Faculty Spotlight – Michael Gould
Michael Gould is a Professor of Music at the University of Michigan in Ann Arbor, Michigan and has received international recognition as a performer and scholar in the field of drumset, contemporary percussion performance and pedagogy. He is a faculty member of the Jazz and Contemporary Improvisation Department in the School of Music, Theater & Dance and the Residential College (College of Literature, Science and the Arts) at the University of Michigan. He is currently the Director of the University of Michigan’s Center for World Performance Studies. He is also a founding member of The Alberto Rojo Trio, which focuses on both traditional Argentinean folk songs and styles and new compositions.
Tell us about your position at Michigan
I teach percussion/drumset in the Jazz and Contemporary Improvisation Department. I also teach an Afro-Cuban drumming and a Found Instrument course at the Residential College/LSA. In addition, I am the Director of the Center for World Performance Studies. I have been at the SMTD since 1998.
What projects have you recently completed/ are currently working on?
I just finished recording a large scale piece that I created entitled Transit based off of the artwork of Oliver Raszewski. Oliver is based in Berlin, Germany and asked me to create music for a re-installation of his work from 1992 by the same name, Transit. The artwork is centered on how viruses can inhabit large architectural spaces—it is quite apropos for our current situation! Raszewski used 60 different viruses blown up to an enormous scale and created sixty additional architectural spaces that blend both fantasy with his upbringing next to the Berlin wall on the west side of Berlin as inspiration. I spent the entire summer recording 160 tracks of music that is integrated into a standalone app that runs three different categories of sound simultaneously and randomly. The amount of possibilities are in the trillions and no one will ever hear the piece in the same way! This app will be used in the gallery space as well as for a dance performance. We are also currently working on having 60 dancers from around the world create dances to each of the tracks I created for the 60 viruses found in Oliver’s work. These will be compiled into a website for everyone to view. This is being organized by Tanz Tangente Dance company and school in Berlin, Germany, where I am the music director.
Have any of the social/political issues of the past few years influenced your work?
Very much so! I have been involved for several years on a large installation piece that deals with climate change called A World Without Ice. This is with SMTD Prof Stephen Rush and Nobel Peace Prize co-recipient and professor emeritus Henry Pollack. Whenever you deal with climate change it is inherently political. While we make no effort to change climate deniers minds we do provide a space for deep reflection on how our planet is rapidly changing. You can also hear a nice interview we did for the podcast Warm Regards on the project overall.
In 2016, I did compose/improvise a piece with Professors Malcolm Tulip and Amy Chavasse using speeches from both Donald Trump and Hillary Clinton. It basically combined the escalator speech with the basket of deplorables…it was a way for me to begin the journey in 2016 to try and make sense of what was happening. It helps that I can take out my frustrations on my drums.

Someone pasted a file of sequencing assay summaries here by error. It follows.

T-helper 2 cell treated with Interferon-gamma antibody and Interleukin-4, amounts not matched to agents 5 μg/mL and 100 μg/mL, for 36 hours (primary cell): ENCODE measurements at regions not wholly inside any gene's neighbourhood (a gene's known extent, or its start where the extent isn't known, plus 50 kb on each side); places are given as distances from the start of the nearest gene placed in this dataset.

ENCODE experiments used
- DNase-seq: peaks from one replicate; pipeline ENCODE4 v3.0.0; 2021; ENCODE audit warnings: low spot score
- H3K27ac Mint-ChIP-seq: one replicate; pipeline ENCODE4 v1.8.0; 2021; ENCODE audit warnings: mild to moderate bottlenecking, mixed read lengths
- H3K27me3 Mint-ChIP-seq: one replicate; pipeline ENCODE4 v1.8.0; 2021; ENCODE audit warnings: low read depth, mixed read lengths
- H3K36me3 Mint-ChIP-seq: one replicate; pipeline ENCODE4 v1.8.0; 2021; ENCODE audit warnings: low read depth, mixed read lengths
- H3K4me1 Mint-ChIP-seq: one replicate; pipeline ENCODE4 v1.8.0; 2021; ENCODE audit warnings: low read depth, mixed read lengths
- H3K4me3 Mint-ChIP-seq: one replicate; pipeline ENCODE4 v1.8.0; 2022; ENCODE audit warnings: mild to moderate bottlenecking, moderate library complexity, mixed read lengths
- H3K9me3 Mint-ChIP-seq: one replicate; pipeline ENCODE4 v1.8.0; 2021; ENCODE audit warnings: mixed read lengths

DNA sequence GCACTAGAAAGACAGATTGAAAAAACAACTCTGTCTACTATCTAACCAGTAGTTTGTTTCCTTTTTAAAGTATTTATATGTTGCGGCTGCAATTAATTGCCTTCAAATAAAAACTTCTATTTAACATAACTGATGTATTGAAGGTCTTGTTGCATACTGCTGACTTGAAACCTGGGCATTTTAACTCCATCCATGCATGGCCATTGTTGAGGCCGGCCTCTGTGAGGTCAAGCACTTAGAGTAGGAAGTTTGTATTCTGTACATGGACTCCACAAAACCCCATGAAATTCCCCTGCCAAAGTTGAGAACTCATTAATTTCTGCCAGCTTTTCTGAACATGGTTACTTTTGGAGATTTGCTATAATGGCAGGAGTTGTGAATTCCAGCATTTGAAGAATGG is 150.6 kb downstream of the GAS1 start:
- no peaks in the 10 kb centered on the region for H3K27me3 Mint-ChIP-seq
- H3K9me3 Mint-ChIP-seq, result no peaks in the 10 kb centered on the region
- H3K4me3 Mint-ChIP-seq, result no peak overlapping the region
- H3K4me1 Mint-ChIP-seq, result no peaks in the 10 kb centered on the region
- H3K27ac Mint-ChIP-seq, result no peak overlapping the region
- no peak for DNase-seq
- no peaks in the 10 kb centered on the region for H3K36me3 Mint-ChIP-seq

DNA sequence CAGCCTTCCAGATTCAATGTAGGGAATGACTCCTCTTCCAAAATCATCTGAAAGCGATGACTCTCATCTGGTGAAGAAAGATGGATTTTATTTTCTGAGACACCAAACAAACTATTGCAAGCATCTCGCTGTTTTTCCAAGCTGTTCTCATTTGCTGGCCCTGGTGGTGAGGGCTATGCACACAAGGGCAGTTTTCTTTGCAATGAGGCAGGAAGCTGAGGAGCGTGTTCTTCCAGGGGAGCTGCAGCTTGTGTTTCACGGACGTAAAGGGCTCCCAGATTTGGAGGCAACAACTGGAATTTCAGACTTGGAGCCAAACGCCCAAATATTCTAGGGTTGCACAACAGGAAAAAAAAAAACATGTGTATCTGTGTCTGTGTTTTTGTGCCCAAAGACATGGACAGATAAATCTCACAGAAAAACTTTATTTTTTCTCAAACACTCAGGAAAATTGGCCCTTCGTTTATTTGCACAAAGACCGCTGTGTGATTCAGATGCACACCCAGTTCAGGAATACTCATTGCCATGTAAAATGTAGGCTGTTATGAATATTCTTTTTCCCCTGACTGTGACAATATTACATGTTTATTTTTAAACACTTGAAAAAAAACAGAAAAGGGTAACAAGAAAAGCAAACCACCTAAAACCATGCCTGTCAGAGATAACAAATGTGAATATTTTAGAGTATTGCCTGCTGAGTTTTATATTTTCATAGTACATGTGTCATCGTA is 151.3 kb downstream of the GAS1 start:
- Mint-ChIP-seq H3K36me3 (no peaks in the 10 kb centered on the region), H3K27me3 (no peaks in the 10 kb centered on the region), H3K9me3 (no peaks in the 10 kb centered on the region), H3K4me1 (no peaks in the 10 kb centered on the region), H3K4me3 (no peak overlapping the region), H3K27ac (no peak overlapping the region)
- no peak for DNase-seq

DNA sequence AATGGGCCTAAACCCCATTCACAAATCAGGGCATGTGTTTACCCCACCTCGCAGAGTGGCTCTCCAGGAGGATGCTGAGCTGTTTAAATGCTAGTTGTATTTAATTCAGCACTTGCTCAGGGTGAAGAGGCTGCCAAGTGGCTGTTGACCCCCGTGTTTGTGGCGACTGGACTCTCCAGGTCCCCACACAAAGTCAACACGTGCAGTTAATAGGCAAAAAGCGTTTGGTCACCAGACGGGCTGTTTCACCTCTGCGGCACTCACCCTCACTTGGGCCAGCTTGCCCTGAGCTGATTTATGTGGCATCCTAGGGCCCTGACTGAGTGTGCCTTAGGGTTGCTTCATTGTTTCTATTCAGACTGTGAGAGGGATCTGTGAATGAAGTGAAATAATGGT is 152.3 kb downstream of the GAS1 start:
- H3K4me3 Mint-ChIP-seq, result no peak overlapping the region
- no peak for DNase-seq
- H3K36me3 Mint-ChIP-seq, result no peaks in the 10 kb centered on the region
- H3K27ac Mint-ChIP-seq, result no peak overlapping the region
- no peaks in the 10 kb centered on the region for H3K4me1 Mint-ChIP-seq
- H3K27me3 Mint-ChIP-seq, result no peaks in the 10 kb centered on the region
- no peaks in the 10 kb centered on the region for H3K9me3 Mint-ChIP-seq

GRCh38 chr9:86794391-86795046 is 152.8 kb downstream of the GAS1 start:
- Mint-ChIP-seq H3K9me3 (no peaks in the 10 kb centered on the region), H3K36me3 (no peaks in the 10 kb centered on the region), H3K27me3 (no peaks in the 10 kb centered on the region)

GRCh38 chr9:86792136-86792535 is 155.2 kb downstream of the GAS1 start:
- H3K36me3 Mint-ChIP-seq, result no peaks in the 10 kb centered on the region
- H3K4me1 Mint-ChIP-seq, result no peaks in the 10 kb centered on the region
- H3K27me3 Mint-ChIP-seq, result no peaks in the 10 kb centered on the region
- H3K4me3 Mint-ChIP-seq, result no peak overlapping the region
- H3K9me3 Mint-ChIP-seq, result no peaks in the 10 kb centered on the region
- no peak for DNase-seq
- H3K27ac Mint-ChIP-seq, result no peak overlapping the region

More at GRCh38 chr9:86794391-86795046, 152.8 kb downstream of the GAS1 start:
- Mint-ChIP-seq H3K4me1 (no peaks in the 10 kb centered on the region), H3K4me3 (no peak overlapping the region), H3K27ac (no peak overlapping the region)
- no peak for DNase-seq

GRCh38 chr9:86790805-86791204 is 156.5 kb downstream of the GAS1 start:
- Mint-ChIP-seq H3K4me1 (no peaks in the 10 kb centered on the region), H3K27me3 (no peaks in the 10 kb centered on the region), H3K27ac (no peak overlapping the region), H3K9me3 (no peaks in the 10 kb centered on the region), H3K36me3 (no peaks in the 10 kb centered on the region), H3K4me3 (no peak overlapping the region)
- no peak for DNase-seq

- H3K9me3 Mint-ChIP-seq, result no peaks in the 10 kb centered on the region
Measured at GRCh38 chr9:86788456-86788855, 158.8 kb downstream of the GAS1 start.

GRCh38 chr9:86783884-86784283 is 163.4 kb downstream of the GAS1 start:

What is special about Michigan?
The amazing thing about Michigan is its vast resources— physical resources and people. I always tell my students that if you can dream it up— can most likely make it happen here at UM. My students are my main motivation and remind me that indeed we are all lucky to inhibit this amazing space here at UM. I also treasure my colleagues and draw a lot of inspiration from what they do in their creative spaces. I also love the fact that the SMTD situates itself in the midst of an R1 institution and that I draw my own creative energy from people far afield of my own…these types of collaborations make this place very special.
Share a favorite Michigan and/or SMTD memory.
I think one of my favorite memories of working here was taking all of my students to Cuba through the generosity of a donor. It really drove home to my students the music and culture happening outside of the US and how that can inform their own music and perspective of self and place. It was an amazing trip and I use this picture of all of us in the water for the cover of my studio handbook.
What are you passionate about outside of your research/art?
I am a biking fanatic. I was sick for quite a long time and while I was sitting in a hospital room in France–I saw the Tour de France on television. I vowed when I was able to I would get on a bike and pedal my way back to health. I did that and then some. I have managed to ride up all of the major climbs in the Pyrenees and a bunch in the Alps. Biking has a lot of cross over to playing music…the cadence of one’s pedaling and the meditative qualities tie both together for me with the added benefit of staying healthy.
What is on your current (or recent) reading/ watch/ listen list?
Oh boy–how much time do we have? My listening list is LONG! I am going to make a list of ten tunes that come directly from the last week of listening/teaching etc–no curating! So, everyone can see the insanity.
Also, I am a NYT junky…for those who know me–they have probably received multiple emails with articles that I have read in the paper that I felt they would be interested in…I am a forwarding nut when it comes to the paper.
Any additional thoughts/ questions/ statements.
Be kind. Go on a walk outside with no devices or headphones. Listen.
Michael Gould can, and will, make music out of literally anything and everything.
The Alberto Rojo Trio performing Chacarera del Fuego